From: Bob Nisbet
Date: Tue, 11 Dec 2001 19:12:42 -0800
Subject: RE: Statisticians vs Data Miners
I would like to throw my two-cents worth in on this subject.
I am a scientist and a data miner. My thesis here is that parametric (and non-parametric) statistical tools are needed IN ADDITION to machine learning data mining tools to find the faint patterns of relationship in large noisy databases. Ninty percent of the data mining job may be analyzed best with statistical tools. However, the final modeling (in my opinion) can be done far better with machine-learning tools. This conclusion is drawn from my 7 years of experience in data mining analyses in business databases, and there are good reasons why this is so. Here is why I think so.
The discipline of parameteric statistical analysis was "invented" largely by Slr R.A. Fisher following his landmark paper in 1921. It is interesting to note that Fisher started out in the paper with the definition of probability as the ratio of the intrinisic probability of an event's occurence and the total probability of all event's occurrence. This is the classical definition that flowed out of probability theory of the 19th Century. However, by the end of his paper, he defines "probability" as just the intrinsic probability of an event's occurrence, period. He referred to this redefined entity as "liklihood", to distinguish it from classical probability. However, in later papers, he and his followers revert to the term "probability". So, there are actually two general theories of probability in the statistical literature. Fisher's statistical methods procede from that point. Unfortunately, in order to make his methods work in a world of noisy non-linearity, and factor interactions, Fisher and his followers had to make a number of assusmptions and add several compensating terms to their analysis (to account somewhat for non-linearity and total factor interaction).
Among the assumptions he made were:
But, what if the variables are highly non-linear? What if they are multiplicative, rather than additive? They are in forest modeling analyses, for example (but, more about that below).
Fisher designed his statistical tools for use in the medical world to permit different researchers to analyze the same data and get the same results. Previous (Bayesian) statistical methods with their subjective "priors" did not lend themselves well to that end. To make these methods work, scientists had to do controlled experiments, holding all variables constant and varying the treatment of one variable at a time. Results were compared to a "control" group with no treatments. Laboratory conditions of temperature, light, moisture, etc. often had to be held constant, because the physics of variable response might be affected by the environment. These highly-controlled conditions are almost never found outside of a laboratory, but business analysts began to use these methods anyway.
This approach to "truth" (epistemology) in science is a direct application
of Aristotelian logic. Aristotle taught that nature could be understood by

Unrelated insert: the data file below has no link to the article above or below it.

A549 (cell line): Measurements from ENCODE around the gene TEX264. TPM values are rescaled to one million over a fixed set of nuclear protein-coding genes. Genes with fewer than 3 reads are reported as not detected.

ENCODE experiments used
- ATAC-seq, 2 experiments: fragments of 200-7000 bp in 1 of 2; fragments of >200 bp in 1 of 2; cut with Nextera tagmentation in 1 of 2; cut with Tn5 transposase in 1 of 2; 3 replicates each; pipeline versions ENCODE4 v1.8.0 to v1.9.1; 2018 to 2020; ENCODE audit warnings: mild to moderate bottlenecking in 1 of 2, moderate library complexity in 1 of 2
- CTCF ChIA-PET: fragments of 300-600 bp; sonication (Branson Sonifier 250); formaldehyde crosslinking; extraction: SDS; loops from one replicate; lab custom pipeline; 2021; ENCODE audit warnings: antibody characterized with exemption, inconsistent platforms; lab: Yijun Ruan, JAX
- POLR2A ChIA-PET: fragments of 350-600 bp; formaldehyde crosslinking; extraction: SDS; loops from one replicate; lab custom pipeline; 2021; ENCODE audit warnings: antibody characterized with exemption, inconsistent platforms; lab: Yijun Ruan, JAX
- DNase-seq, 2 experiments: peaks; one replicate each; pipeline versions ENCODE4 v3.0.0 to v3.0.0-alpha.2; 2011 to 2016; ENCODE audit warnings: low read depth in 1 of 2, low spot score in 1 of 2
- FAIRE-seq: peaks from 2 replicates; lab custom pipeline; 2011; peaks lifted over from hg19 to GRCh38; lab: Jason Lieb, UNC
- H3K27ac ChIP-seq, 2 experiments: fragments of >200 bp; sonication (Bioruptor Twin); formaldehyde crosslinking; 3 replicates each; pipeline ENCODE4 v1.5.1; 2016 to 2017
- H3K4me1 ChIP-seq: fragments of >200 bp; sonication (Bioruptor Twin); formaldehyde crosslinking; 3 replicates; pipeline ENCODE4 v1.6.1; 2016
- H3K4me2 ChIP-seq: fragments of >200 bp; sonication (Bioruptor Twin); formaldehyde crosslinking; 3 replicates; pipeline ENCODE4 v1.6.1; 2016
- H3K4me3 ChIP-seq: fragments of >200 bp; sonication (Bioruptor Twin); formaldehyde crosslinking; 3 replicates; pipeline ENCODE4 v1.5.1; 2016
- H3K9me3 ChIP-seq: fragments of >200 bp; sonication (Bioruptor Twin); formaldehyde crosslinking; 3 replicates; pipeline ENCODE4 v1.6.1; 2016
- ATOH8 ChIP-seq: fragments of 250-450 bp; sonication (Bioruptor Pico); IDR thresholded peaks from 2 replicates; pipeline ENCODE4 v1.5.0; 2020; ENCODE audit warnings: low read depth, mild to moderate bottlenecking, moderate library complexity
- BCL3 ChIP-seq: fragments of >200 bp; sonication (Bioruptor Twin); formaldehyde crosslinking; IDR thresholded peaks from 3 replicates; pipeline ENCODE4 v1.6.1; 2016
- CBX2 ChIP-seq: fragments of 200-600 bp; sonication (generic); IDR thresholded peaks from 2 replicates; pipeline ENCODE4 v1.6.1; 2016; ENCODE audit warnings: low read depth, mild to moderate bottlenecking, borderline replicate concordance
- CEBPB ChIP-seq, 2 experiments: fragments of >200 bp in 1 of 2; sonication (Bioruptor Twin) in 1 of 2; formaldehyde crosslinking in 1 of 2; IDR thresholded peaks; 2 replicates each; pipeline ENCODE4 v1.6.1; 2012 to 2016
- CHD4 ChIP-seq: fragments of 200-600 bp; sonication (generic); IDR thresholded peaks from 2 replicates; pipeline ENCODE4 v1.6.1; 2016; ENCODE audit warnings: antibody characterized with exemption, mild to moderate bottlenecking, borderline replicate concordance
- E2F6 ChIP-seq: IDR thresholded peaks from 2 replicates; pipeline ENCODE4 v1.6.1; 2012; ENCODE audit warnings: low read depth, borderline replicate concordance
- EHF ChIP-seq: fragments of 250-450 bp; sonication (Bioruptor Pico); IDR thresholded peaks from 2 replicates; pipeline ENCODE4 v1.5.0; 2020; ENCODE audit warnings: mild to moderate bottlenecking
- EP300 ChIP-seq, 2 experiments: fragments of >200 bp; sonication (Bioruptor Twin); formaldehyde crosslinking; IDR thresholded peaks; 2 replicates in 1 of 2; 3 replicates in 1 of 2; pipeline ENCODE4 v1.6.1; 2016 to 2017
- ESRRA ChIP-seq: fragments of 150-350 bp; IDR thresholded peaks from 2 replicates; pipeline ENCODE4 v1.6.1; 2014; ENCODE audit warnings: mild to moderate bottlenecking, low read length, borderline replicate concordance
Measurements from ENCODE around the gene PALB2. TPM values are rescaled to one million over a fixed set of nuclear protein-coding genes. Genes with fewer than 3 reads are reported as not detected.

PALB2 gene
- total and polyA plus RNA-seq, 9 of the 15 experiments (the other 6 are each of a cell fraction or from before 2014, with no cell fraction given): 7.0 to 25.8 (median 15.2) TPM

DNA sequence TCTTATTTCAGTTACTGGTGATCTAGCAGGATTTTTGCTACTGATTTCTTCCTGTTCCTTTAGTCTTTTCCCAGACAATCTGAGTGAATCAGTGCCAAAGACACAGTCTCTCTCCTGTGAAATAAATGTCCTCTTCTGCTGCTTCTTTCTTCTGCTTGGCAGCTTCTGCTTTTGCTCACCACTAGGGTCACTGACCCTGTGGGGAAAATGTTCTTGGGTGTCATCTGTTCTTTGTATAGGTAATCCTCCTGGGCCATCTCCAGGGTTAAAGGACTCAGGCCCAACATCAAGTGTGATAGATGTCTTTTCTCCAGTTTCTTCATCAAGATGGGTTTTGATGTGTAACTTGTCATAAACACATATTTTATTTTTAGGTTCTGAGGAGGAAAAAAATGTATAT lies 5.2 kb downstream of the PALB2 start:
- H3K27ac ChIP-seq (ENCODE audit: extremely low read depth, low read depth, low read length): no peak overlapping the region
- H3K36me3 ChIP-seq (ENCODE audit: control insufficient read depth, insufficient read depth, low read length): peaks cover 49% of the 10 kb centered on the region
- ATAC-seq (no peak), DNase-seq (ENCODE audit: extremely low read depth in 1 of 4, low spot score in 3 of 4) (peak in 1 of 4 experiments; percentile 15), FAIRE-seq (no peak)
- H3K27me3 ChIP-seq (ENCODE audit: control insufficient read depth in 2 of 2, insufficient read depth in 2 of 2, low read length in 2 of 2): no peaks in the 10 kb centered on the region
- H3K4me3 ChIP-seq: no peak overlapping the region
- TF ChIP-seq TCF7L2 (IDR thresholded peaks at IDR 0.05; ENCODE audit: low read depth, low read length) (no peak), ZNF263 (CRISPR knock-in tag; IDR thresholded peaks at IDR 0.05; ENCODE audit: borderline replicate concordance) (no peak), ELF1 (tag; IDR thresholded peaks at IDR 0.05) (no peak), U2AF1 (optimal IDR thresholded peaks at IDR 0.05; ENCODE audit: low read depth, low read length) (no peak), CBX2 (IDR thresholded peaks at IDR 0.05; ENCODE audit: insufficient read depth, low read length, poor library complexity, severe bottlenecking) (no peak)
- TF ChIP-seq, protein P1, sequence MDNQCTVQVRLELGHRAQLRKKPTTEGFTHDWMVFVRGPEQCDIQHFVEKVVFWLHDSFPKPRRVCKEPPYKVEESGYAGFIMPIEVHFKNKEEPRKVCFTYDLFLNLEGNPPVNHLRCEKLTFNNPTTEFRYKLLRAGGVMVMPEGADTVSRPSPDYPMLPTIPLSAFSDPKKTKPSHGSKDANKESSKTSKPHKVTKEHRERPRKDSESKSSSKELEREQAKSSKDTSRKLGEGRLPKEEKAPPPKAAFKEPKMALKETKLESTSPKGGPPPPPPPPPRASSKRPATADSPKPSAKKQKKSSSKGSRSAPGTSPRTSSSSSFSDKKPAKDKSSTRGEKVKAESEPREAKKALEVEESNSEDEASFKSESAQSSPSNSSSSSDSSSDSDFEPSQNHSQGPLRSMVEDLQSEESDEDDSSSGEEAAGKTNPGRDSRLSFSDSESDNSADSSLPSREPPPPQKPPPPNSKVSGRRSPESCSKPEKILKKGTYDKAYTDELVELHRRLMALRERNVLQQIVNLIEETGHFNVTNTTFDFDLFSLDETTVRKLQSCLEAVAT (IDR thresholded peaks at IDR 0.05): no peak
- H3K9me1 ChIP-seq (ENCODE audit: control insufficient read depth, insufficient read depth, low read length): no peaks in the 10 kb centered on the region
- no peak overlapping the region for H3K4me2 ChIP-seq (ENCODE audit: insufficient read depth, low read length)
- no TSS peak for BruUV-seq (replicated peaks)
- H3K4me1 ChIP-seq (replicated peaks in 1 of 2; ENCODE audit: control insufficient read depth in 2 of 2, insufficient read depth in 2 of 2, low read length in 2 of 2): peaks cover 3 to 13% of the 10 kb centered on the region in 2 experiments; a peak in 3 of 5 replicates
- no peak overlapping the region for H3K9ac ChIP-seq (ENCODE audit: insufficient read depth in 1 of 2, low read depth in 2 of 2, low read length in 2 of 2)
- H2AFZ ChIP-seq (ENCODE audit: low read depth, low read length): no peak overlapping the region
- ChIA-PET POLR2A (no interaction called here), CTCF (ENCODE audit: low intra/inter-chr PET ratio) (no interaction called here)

breaking down natural systems into pieces, analyzing the pieces, then
putting them back together again to understand the whole of the system.
This approach flowed out of the Enlightenment that ended over 2,000 years of
dominance of Platonic philosophy in the Western world. Newton's physics and
following Industrial Revolution picked up on Aristotle again and promulgated
the view of the "world-as-machine". The paragon of industrial efficiency
became defined in terms of
Scientists also picked up on Aristotle in their study of nature. This view of the world worked alright within the range of Hewton's instruments, and then we learned so much about these systems that our expression of them became extremely complex. Then Newton's world began to fall to pieces. Einstein's Theory of Relativity and Quantum Physics showed us that the "real" world is vastly more complex then we thought. Not only that, but we learmed that it is more complex than we CAN think! In the science of Ecology (my academic discipline), we learned that a tropical rainforest may not regenerate after clearing on the periphery of its range. This is because the very factors necessary for its survival in these areas of relative stress are maintained by the forest itself! These are systems-level processes that can only be seen when the systems is complete and functioning as a whole. Plato would have said, "See, I told you so".
Scientists and business data analysts have learned during the last 20 years, that we must retreat to Plato and begin to view the world also from the top-down perspective, when viewing the tangible facts that occupied so much of Aristotle's attention. For Plato, the "whole" was greater than the sum of its parts. Only by the use of the aproaches of Plato and Aristotle together can we begin to understand how complex systems work. Instead of viewing the world-as-machine, this is a view of the world-as-organism!
This is what is done today in ecosystem modeling (my academic specialty), and this is what is done in data mining for CRM customer behavior analyses, my current specialty at Torrent Systems (now part of Ascential Software). Machine-learning algorithms are idealy suited for the analysis of complex business data sets with highly non-linear interacting variables that are distributed in very non-normal distributions. Statistical tools are very valuble in the data discovery, preliminary analysis, and data preparation phases of data mining projects, but true predictive data mining is done (and even is defined today) in terms of machine-learning methods.
I rest my case...
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